“What I’m interested in…is the possibility, as our protest showed, that you can take 5,000 people and change the course of history.”

— Extinction Rebellion cofounder Roger Hallam

It’s sometimes all too easy to feel defeated by the scale of a challenge, particularly in times when our political leadership feels so debauched. As Elizabeth Rush, a Pulitzer finalist for her book Rising: Dispatches from the New American Shore, says in the conversation she moderates between Roger Hallam and ACT UP’s Peter Staley, protests can sometimes feel ineffective. How do we make our actions count? Yet if history has a valuable lesson for us, it is that individuals do make a difference, even in the face of overwhelming odds. It starts by asking the right question, or by choosing to show up when it matters. In his conversation with Staley, Hallam reminds us that change always begins with a few dedicated activists until their aims and values become so commonly held that it’s inconceivable that anyone ever thought otherwise.

For Document’s Fall/Winter 2019 issue we explore the difference that people can make when they ask the world’s oldest question: Why? Why this way and not that way? But before we can move forward, we need to look back and take stock of the movements, ideas, and institutions that have defined us. And what do we find when looking squarely in humanity’s rearview mirror? That with action, intellect, creativity, and choice, we can build a better future, filled with voices from every background.

While the demand for diverse perspectives and voices is transforming arts and culture and overturning outmoded tropes, Booker Prize-winning author Marlon James and Queen & Slim star Daniel Kaluuya are taking it further by creating new mythologies in which black representation is recast in broad, heroic terms. And what might the world look like if the thoughts of women, rather than men, underpinned the legal and societal systems we have inherited? Cultural critic Roxane Gay, women’s rights attorney Gloria Allred, and scholar Siri Hustvedt reimagine the world from the female perspective. We simultaneously explore notions of modern masculinity, with actor Damson Idris, who stars in this fall’s powerful film Farming, based on actor-turned-director Adewale Akinnuoye-Agbaje’s teenage years as a member of a violent white supremacist gang, finding hope in the power of choice.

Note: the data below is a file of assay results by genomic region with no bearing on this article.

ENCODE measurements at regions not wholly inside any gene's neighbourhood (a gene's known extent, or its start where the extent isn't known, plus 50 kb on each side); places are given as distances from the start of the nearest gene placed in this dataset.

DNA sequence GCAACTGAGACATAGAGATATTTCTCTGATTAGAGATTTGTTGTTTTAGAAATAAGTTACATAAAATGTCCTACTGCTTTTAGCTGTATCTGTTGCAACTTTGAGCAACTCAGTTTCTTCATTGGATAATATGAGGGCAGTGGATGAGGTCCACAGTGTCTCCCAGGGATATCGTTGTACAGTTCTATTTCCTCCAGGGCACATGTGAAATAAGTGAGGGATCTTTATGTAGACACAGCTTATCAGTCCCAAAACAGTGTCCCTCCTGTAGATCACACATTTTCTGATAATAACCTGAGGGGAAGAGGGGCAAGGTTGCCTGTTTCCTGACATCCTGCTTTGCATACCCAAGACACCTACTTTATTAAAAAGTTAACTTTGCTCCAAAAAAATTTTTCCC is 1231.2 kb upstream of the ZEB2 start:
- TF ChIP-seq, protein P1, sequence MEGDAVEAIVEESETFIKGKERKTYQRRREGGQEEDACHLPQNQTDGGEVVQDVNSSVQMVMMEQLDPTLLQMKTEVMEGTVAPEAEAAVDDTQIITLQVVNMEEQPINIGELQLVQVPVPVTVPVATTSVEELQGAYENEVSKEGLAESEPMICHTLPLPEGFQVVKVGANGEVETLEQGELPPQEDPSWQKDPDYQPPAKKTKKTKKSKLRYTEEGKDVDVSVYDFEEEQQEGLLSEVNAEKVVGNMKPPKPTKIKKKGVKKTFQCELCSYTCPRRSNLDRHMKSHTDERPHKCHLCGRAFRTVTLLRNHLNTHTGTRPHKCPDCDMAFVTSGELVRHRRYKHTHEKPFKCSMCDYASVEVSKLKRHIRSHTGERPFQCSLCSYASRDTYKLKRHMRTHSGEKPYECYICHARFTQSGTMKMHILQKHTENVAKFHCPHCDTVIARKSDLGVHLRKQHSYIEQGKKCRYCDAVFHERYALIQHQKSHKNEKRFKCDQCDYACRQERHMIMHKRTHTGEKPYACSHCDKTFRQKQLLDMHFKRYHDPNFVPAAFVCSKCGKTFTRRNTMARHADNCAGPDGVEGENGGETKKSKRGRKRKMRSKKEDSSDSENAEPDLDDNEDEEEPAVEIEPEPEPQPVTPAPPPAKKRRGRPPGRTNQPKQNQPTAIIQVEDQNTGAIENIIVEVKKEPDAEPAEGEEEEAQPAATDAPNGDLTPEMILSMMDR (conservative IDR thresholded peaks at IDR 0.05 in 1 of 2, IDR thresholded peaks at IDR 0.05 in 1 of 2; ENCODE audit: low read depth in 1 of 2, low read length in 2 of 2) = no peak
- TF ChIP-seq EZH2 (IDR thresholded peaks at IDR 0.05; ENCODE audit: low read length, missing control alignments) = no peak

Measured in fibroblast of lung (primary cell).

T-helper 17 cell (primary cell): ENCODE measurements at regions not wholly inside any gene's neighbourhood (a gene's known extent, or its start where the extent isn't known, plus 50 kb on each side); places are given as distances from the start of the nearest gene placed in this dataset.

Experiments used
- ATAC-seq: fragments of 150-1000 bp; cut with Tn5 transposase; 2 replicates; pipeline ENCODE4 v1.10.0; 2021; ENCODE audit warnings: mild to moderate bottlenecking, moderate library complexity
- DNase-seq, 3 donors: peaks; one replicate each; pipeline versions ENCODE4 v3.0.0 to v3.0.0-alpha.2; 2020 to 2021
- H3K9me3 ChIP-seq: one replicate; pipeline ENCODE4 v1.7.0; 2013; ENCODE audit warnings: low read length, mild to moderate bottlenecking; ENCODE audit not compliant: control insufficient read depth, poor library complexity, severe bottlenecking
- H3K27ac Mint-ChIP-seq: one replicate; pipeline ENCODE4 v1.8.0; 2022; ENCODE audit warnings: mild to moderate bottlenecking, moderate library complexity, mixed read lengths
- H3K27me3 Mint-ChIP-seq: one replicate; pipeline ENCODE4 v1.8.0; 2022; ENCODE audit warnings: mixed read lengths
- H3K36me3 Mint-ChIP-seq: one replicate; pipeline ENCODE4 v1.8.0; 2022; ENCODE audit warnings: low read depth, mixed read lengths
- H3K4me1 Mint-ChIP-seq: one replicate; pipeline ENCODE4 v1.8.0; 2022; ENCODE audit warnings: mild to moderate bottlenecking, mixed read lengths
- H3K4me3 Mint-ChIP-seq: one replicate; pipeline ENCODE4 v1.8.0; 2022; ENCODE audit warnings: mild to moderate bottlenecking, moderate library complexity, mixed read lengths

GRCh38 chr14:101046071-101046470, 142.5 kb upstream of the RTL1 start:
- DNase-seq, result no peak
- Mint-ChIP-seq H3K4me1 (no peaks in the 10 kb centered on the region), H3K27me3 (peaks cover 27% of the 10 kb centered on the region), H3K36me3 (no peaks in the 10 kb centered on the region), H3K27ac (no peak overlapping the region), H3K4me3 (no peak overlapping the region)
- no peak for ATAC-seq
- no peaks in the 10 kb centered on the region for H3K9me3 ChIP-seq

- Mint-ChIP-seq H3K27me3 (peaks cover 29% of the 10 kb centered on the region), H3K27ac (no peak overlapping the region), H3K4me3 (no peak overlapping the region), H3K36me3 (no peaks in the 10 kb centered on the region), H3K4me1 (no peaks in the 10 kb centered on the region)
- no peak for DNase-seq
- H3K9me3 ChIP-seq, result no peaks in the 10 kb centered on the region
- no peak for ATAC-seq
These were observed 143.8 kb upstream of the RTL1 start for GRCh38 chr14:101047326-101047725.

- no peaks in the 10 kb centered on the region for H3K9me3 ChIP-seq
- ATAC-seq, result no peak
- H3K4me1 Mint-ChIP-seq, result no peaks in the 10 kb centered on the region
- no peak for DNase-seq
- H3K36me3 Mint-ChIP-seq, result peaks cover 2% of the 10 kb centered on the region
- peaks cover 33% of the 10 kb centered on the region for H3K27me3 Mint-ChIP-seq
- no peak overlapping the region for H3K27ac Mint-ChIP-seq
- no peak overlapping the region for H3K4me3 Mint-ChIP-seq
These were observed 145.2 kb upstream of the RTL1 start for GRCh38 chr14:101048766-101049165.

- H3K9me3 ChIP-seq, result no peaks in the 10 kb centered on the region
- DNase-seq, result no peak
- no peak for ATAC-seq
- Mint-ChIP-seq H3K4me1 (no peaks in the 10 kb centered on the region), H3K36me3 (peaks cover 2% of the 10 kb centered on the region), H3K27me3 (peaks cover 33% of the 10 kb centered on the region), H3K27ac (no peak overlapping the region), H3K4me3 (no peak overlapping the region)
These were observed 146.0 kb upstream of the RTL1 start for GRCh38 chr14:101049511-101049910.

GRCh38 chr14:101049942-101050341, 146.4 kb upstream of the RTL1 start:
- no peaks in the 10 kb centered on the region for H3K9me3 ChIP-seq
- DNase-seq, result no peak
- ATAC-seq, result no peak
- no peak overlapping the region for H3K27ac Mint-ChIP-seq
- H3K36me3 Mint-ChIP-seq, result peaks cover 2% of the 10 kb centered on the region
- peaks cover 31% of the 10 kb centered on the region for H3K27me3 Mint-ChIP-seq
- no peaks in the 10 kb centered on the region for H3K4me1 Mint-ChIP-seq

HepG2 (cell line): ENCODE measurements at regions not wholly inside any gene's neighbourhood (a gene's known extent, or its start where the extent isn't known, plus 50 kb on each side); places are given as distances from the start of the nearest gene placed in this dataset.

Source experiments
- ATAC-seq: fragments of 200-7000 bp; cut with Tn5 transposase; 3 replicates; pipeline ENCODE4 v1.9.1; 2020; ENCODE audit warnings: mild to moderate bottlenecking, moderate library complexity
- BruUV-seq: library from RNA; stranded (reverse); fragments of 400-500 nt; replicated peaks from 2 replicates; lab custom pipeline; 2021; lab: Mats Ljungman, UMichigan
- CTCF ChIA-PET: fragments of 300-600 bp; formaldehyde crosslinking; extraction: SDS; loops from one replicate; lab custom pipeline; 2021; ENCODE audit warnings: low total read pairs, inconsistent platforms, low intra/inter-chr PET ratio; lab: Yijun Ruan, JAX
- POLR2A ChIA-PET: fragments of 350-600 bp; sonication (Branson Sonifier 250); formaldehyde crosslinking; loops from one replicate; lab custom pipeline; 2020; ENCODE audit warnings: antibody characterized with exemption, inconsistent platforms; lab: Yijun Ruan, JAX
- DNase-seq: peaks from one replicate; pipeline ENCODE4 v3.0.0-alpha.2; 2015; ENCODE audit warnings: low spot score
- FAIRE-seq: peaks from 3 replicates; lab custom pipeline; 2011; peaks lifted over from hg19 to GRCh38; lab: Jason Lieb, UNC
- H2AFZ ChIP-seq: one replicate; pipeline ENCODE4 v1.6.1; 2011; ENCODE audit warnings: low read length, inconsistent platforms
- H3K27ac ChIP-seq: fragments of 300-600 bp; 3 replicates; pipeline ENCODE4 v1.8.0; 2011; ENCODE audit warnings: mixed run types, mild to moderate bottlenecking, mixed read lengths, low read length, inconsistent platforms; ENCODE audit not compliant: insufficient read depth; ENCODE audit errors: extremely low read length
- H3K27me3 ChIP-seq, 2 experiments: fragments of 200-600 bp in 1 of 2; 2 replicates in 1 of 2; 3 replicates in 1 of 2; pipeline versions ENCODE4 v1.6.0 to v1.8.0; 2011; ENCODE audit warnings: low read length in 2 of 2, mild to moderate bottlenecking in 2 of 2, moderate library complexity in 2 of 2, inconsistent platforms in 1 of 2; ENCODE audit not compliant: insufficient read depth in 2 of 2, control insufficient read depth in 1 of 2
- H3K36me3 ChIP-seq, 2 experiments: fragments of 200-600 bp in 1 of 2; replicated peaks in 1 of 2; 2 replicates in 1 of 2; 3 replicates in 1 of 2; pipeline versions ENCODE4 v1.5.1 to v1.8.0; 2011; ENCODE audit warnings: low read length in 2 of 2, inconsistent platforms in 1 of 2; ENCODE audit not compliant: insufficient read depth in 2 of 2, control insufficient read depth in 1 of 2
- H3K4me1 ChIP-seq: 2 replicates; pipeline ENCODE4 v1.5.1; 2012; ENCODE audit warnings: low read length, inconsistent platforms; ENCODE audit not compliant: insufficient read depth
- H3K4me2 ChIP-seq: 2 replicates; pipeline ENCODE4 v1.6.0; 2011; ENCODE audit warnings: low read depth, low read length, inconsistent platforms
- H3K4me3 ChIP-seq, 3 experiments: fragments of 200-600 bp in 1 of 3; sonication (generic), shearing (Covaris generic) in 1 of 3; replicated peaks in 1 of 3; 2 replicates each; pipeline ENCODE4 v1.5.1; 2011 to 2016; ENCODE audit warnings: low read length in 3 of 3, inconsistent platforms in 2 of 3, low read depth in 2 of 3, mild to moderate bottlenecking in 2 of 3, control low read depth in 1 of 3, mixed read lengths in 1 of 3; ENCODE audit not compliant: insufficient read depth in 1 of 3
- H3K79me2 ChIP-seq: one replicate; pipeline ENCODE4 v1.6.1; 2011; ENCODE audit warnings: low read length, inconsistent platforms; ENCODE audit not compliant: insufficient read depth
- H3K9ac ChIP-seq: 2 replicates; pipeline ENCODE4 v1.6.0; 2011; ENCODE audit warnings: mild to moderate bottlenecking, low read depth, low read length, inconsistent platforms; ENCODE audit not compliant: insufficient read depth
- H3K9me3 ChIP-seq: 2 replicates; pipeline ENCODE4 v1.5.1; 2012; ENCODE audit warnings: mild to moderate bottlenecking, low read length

We look to the inevitable future of human life on the Moon in our Lunar Portfolio, for which we asked a selection of bold names across architecture, design, art, academia, and music to imagine what that new way of living will look and sound like on the rocky surface of the Moon. But while we look with hope upon a future among the stars, we cannot ignore the anthropogenic problems here on Earth. Laurence Ellis’s photo essay explores the Peruvian Amazon and Zambia’s Barotseland, highlighting the people living on the frontline of two of the planet’s most ecologically vulnerable areas as demonstrated by this year’s devastating fires and droughts. And since November 9 will mark the 30th anniversary of the fall of the Berlin Wall, we asked some of the artists most affected by it to share their remembrances of how a divided city impacted the lives of millions around the world.

The notion of looking to the future creatively is evident in our eight limited-edition covers, created by Willy Vanderperre and Olivier Rizzo, Craig McDean and Document’s Creative and Fashion Director Sarah Richardson, Mario Sorrenti, Inez & Vinoodh and Grace Coddington, Alasdair McLellan, Richard Bush, Hugo Comte and Robbie Spencer, and an extra-special limited-edition cover by Laurence Ellis that depicts the indigenous protectors of the Amazon rain forest and spotlights the cultures who are battling massive deforestation, apocalyptic fires, and the destructive influence of drug cartels.

In the early aughts, I started my career in magazines at the culture bible BlackBook, and recently it has come full circle, with Aaron Hicklin and Meg Thomann, BlackBook’s then-editor-in-chief and managing editor, joining the Document team as editorial director and managing director, respectively, ushering the magazine into a new era with their wealth of knowledge and experience. I’m hugely grateful for their guidance and visionary thinking. The future is always arriving, and it’s always just around the corner. In this issue, Document’s fearless team of contributors explores the hopes, fears, and certainties of what that future holds.

—Nick Vogelson


Document No. 15 is available for pre-order online now at Magazine Cafe and will be available exclusively at Dover Street New York, BookMarc New York, Iconic Magazines New York, 10 Corso Como New York, Dover Street London, The Broken Arm Paris, 0FR Paris, and 10 Corso Como Milan. 

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